“They were just one of so many million — that’s my family’s story.”: Minnesota observes Holocaust Remembrance Day
Friday was International Holocaust Remembrance Day — remembering millions of Jews murdered by the Nazis.
Jan. 27 is also the anniversary of the liberation of Auschwitz, the largest German Nazi concentration camp.
“So they were young children, and they were just one of so many million,” recalls Judi Shink, showing a black and white photo of three kids. “But that’s my family’s story. My four grandparents survived the Holocaust, but most of their family did not.”
Shink, raised in Milwaukee but now living in Wayzata, shared stories with 5 EYEWITNESS NEWS about her family’s fate during the Holocaust.
Her four grandparents somehow lived through it all, she says — but dozens of other family members perished in concentration camps.
“They were taken to camps right away, in 1939,” Shink explains. “Poland was one of the first countries that was invaded by Hitler and people were taken.”
She says she learned much of her family history from her grandfather, Jack Grimbaum.
“I remember my grandfather telling me every time a train came and took people, we knew no-one ever came back, but we didn’t know where they were going, and they’d say pack a bag,” Shink recalls.
A story that was repeated again and again.
According to the United States Holocaust Memorial Museum, 6 million Jewish men, women, and children were “systematically persecuted and murdered by the Nazi regime and its collaborators.”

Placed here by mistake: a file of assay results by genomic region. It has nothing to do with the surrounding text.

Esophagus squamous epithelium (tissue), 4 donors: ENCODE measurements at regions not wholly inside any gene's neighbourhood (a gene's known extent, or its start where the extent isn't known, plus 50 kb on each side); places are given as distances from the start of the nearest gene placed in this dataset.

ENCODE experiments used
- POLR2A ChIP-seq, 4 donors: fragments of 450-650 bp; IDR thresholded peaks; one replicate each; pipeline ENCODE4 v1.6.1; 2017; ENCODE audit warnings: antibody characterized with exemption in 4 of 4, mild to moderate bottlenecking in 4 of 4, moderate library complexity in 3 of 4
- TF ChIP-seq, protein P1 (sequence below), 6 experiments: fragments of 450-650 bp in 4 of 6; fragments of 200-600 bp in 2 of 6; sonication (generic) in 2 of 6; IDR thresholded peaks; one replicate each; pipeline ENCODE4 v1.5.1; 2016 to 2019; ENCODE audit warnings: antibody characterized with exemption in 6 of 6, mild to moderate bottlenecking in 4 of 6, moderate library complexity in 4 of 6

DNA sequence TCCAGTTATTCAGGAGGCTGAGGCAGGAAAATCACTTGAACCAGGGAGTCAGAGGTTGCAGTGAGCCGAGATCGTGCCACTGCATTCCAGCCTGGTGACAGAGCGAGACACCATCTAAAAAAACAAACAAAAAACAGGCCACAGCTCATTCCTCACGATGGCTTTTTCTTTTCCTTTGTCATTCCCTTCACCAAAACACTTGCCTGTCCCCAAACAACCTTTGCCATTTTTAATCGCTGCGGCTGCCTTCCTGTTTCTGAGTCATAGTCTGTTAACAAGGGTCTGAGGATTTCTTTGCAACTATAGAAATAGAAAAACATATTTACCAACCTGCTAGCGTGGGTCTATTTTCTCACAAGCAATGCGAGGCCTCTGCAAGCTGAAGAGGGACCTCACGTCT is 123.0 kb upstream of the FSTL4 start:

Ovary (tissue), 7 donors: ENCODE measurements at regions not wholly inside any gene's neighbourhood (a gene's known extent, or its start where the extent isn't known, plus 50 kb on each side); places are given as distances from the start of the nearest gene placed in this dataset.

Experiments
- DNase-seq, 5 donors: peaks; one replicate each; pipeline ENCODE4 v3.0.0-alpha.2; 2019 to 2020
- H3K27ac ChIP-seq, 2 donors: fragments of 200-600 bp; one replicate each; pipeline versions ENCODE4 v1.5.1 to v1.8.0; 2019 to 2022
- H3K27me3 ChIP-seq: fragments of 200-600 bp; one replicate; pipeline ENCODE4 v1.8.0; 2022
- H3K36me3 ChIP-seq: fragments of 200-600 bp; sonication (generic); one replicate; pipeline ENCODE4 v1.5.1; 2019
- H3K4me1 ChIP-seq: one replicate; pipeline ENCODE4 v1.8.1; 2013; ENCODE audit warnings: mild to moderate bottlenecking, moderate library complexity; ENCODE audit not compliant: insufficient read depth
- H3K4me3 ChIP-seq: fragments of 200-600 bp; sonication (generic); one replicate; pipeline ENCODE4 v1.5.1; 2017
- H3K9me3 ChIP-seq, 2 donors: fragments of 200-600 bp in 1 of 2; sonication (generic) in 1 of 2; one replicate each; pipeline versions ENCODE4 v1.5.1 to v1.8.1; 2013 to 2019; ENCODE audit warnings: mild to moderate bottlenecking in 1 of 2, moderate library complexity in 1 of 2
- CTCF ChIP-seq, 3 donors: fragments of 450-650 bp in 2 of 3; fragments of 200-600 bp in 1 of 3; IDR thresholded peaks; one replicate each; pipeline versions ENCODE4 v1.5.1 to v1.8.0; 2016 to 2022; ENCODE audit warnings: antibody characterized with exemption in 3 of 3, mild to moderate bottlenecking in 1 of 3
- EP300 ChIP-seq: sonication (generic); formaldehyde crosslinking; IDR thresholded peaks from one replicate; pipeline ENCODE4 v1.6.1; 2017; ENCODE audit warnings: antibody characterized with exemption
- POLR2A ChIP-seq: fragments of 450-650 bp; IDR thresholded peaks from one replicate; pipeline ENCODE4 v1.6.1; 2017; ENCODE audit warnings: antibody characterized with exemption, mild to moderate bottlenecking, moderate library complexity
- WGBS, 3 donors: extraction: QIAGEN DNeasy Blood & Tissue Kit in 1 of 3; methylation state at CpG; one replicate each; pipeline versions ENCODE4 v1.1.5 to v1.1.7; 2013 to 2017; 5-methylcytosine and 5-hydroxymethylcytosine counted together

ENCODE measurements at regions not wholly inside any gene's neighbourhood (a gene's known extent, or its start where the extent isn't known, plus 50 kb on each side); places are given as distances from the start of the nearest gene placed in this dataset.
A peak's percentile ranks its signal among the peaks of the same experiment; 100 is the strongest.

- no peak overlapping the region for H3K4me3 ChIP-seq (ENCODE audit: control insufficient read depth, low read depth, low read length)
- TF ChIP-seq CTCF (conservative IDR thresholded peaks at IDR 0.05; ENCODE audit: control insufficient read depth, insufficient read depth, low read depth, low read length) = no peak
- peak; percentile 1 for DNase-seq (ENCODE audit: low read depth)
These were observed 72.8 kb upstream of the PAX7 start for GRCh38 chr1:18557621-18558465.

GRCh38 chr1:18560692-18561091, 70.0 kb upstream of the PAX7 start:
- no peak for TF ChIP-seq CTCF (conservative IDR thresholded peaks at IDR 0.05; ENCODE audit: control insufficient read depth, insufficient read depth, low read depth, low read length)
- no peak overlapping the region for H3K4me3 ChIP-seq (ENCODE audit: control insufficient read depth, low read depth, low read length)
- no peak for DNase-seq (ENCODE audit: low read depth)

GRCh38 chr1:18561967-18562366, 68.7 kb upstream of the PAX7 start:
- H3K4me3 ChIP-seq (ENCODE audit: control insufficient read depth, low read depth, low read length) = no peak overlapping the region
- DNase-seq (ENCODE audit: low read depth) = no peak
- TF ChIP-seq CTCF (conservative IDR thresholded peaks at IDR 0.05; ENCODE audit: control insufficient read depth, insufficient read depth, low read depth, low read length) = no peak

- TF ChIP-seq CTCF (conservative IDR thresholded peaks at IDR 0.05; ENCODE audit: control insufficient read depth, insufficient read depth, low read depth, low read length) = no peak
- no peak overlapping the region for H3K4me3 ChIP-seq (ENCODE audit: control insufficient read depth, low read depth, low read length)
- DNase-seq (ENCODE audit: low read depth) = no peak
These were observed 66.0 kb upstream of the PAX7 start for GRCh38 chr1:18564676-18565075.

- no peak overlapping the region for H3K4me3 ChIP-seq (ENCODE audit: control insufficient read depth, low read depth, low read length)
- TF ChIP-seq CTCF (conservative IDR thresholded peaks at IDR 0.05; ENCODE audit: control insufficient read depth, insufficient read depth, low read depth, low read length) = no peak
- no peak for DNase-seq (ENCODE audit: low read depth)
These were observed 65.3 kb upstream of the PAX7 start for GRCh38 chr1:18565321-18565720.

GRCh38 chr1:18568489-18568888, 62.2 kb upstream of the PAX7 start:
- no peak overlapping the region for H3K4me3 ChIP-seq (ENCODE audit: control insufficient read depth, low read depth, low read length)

“On this day in 1945, the Soviet military liberated the three camps comprising Auschwitz where approximately 1.3 million people were murdered,” says Mitchel Chargo, the president of The Institute of Holocaust Research and Education(IHRE). “90% of the victims were European Jews.”
The Wayzata non-profit’s mission is to raise awareness about the Holocaust.
Chargo says the group just launched a website last week.
The hope is to reach Gen-z and Millennials — and to push back against Holocaust deniers.
“Our battleground is going to be on social media because that’s where we are meeting these younger generations,” Chargo says. “Holocaust distortion is becoming the larger problem, which is the misinformation or minimizing the impact of the holocaust or downplaying the number of victims of the Holocaust or if you can believe it, claiming that the Jews brought the Holocaust upon themselves.”
Shink says she’s spent years of research, even visiting a Holocaust museum in Israel, trying to learn what happened to family members who simply disappeared.
“Those years happened — they matter,” she declares. “I mean, my entire family was almost wiped out because they were Jewish.”
Shink says she did learn how her grandfather, who she says sewed suits for Nazi officers in exchange for an additional potato ration, escaped from one camp in April 1945.
She notes he wore one of those suits and walked out of the camp, before hiding in a nearby forest for two days.
“He stayed there, thinking he was going to die in the forest, because there was nowhere to go,” Shink remembers. “Then he said he saw a helicopter come over, so weak he couldn’t raise his hand. But it landed, and it was a Russian officer who told him that (the camp) was liberated.”
The Wayzata resident, an IHRE board member, says her words are living testimony to the Holocaust.
She is determined, she says, that future generations know what she knows.
“I am one of the last generations that will have met survivors and sat with them and been in the pool and seeing the tattoo of the numbers while they’re talking, and realizing what that meant,” Shink says. “We have to remember to act, we have to remember to stop prejudice, to speak up even when it’s hard. That’s what I feel I can do to honor my grandparents.”
Lessons learned for future generations.
“This event, which was one of the most devastating and traumatic events in known history, is a chance for all of us to examine how the bonds of human decency can break and shatter in such a short period of time,” Chargo says.
You can find out more about The Institute for Holocaust Research and Education here.